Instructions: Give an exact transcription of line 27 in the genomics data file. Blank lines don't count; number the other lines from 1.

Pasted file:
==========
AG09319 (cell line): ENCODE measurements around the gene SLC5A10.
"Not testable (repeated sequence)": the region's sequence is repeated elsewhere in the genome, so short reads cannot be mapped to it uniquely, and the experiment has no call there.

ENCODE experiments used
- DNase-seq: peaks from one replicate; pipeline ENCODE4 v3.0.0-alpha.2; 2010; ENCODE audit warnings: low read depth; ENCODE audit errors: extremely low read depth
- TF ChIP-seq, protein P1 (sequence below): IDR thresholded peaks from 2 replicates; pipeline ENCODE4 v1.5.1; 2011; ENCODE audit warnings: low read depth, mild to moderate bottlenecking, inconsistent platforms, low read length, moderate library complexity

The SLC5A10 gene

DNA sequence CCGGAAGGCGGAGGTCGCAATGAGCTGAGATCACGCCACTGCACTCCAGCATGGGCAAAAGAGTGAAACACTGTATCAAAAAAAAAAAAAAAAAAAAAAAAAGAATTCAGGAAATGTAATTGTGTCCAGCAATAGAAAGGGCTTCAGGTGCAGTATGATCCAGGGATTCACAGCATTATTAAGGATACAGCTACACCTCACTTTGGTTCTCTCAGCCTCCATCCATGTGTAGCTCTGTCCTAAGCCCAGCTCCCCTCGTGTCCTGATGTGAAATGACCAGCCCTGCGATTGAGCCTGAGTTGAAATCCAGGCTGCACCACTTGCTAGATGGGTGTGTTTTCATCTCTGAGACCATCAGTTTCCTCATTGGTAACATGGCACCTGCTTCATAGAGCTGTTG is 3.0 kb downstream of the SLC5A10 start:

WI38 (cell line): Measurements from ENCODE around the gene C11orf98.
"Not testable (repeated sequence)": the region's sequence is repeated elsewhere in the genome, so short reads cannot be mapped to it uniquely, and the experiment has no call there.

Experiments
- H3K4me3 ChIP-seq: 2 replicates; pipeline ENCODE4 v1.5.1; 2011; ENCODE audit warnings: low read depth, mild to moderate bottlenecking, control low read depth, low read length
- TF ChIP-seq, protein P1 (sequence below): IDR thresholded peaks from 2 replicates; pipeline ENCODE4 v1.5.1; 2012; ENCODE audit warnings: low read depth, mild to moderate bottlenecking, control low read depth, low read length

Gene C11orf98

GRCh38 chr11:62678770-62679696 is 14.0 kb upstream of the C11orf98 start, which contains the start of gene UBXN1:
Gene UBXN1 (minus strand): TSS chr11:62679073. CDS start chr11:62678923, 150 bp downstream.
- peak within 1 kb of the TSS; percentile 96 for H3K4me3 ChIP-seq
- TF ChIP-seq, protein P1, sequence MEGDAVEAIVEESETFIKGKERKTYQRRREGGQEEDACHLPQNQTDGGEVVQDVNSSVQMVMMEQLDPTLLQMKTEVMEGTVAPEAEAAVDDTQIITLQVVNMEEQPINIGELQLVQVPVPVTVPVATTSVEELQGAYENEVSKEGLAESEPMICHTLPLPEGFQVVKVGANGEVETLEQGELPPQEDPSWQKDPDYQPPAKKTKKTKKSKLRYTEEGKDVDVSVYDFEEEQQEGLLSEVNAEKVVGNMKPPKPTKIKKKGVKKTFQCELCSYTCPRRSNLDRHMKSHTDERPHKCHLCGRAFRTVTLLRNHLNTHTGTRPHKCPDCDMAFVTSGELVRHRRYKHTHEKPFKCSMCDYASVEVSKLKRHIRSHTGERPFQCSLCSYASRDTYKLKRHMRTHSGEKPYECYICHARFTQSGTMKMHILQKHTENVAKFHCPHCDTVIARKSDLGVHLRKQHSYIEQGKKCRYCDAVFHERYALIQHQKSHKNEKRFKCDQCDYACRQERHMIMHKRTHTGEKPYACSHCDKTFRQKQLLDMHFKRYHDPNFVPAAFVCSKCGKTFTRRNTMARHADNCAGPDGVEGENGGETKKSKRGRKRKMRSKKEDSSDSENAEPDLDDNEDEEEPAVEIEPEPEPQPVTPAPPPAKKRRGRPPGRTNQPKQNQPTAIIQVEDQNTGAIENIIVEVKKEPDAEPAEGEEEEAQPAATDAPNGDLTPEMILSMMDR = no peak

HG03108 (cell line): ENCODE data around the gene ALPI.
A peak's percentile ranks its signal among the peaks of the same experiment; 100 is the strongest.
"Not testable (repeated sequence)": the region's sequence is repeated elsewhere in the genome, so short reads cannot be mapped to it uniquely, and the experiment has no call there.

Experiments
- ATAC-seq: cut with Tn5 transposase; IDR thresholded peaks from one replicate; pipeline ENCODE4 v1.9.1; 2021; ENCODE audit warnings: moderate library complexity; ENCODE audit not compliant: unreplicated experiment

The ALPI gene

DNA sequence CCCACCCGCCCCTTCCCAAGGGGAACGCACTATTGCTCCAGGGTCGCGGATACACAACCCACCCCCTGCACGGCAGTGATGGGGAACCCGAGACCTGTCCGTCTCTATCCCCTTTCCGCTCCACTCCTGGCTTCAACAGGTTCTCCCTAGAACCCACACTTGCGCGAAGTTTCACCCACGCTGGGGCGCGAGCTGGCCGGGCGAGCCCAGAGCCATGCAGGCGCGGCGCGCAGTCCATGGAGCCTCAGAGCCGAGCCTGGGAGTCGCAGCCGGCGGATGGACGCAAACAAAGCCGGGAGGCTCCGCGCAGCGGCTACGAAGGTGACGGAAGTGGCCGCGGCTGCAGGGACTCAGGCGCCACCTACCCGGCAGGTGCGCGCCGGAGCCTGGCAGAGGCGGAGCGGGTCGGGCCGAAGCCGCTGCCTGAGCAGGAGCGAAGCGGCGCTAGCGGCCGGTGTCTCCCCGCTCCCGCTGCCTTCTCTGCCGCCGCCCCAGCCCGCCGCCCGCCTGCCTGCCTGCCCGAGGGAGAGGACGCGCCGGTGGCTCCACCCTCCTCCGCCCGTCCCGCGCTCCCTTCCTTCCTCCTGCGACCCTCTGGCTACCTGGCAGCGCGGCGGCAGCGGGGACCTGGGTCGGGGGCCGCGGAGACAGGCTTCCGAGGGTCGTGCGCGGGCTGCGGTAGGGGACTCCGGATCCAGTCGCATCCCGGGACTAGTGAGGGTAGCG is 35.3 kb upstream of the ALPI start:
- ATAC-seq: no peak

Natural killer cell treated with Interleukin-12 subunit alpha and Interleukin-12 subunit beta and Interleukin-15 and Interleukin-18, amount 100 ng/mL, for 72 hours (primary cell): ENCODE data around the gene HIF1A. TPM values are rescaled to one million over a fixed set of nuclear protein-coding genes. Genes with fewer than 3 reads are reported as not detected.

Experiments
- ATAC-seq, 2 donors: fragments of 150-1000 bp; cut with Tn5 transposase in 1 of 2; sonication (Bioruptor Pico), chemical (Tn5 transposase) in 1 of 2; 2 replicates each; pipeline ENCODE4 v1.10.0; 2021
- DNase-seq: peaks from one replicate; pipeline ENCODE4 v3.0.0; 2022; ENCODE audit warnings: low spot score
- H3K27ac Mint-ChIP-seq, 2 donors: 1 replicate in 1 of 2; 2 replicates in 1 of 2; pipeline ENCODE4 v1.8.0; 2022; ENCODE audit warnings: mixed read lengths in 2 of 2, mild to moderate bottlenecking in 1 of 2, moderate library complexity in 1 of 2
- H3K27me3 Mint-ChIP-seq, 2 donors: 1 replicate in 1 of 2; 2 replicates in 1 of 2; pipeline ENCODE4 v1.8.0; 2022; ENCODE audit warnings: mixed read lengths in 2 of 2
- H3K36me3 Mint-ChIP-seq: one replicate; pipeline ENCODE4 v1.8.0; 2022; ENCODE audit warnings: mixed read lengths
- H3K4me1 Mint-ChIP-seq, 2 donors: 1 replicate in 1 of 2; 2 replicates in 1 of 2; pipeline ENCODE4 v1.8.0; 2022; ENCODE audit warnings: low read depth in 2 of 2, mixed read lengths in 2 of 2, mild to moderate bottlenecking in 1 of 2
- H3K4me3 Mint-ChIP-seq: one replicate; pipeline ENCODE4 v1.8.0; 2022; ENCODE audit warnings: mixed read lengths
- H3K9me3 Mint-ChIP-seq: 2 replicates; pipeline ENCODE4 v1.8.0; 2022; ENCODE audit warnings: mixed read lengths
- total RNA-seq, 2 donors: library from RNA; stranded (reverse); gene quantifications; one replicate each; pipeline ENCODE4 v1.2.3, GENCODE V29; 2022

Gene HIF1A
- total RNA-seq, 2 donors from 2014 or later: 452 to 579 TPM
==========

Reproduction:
Experiments